Face of poverty in SA continues to be a rural African woman - Dlamini-Zuma

Cooperative Governance and Traditional Affairs Minister Nkosazana Dlamini-Zuma said that research showed that African women had been hardest hit by the COVID-19 pandemic and lockdown.

Cooperative Governance Minister Nkosazana Dlamini-Zuma at a media briefing in Pretoria on 17 August 2020. Picture: @GCISMedia/Twitter

CAPE TOWN - Minister Nkosazana Dlamini-Zuma said that research showed that African women had been hardest hit by the COVID-19 pandemic and lockdown.

The minister launched a report titled The Socio-Economic Impact Assessment of COVID-19 in South Africa.

It was compiled by the United Nations Development Programme and looked into the macro and micro implications of the pandemic on society, the economy and particularly vulnerable groups.

The assessment has found that households headed by casually employed, black African women, who had not completed secondary education, had a 73.5% chance of falling into poverty due to the coronavirus lockdown.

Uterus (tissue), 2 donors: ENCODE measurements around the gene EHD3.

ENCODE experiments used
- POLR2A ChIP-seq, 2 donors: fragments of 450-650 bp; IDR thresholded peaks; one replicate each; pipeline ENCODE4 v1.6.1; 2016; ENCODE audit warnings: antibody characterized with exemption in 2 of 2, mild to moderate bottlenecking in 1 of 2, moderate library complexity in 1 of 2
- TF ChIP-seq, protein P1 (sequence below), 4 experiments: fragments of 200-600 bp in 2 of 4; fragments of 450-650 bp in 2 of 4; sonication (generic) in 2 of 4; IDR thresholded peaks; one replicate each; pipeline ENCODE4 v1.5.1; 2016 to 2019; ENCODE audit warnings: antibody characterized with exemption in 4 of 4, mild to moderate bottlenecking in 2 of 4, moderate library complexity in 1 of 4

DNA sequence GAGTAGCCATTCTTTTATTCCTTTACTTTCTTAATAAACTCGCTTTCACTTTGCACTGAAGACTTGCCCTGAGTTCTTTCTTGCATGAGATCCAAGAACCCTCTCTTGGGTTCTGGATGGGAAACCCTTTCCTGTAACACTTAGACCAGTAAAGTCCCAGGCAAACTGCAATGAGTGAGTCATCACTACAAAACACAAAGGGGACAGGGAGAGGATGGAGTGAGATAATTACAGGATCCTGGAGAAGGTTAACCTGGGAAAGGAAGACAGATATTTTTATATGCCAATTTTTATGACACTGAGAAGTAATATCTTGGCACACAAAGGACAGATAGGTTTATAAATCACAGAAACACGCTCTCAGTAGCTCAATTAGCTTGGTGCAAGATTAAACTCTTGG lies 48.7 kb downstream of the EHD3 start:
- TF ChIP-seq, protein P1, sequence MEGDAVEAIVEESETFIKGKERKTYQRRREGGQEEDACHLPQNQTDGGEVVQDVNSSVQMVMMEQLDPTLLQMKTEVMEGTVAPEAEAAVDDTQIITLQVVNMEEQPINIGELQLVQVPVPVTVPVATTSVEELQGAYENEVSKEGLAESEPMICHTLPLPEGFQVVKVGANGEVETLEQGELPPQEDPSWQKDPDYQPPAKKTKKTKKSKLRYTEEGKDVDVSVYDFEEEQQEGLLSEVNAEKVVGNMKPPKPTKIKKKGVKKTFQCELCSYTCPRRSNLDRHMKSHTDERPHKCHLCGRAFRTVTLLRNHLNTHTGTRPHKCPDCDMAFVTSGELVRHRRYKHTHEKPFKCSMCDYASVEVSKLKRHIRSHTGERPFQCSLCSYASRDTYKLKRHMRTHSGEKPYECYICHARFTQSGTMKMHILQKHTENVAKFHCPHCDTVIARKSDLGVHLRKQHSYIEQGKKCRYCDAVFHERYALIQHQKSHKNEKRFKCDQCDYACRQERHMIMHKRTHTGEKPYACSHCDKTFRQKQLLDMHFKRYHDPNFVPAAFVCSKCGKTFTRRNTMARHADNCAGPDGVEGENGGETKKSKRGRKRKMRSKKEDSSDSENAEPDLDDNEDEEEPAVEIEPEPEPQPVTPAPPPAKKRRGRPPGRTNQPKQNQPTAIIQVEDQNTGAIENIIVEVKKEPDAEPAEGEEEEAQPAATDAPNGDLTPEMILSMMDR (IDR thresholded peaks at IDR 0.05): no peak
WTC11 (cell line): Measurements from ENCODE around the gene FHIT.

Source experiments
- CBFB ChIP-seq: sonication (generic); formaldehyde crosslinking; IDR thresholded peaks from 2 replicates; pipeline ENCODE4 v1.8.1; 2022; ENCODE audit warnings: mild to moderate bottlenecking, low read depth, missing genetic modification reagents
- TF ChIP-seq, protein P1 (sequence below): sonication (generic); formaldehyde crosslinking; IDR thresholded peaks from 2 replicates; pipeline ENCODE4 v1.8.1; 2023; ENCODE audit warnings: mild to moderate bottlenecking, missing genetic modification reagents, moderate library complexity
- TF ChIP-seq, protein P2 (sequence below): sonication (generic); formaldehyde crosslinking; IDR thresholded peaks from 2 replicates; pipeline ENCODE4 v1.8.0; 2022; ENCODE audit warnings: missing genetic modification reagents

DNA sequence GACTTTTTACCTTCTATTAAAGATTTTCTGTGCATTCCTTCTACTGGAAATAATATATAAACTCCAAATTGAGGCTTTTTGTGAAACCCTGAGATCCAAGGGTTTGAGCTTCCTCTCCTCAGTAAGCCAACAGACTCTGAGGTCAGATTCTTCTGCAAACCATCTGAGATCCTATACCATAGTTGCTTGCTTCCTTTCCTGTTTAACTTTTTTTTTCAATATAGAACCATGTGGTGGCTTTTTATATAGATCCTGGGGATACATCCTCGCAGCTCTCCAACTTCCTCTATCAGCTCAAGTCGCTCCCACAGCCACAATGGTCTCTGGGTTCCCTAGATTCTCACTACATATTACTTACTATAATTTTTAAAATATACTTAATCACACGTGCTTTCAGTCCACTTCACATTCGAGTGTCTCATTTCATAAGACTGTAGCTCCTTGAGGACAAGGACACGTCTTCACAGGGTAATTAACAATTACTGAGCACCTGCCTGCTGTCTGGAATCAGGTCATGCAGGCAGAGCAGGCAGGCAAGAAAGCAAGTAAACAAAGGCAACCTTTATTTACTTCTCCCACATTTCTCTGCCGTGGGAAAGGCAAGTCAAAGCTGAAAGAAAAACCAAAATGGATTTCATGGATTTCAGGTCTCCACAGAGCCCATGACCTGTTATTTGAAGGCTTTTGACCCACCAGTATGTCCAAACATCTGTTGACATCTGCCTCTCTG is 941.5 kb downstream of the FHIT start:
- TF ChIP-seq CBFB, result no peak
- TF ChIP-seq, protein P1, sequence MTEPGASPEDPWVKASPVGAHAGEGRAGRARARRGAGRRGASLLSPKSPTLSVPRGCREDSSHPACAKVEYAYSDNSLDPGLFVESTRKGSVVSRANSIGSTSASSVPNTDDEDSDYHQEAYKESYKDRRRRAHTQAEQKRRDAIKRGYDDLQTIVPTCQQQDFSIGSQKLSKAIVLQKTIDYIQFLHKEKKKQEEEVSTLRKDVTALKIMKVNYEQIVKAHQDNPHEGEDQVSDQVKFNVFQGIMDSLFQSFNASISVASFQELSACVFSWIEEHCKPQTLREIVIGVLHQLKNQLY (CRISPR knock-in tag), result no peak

In this scenario, the woman lives in Gauteng, is the only working adult in the household and cares for two children.
Dlamini-Zuma said that the report and other data showed that African women continued to have limited access to basic services.

“The face of poverty in our country and inequality continues to be that of a rural or township African woman, sometimes with a baby on the back.”

For this reason, she said that government would be embarking on zero-based and gender-responsive budgeting.

“If we don't really pay attention to gender-responsive budgeting, we will not be able to pay attention and focus on women who bear the face of poverty.”

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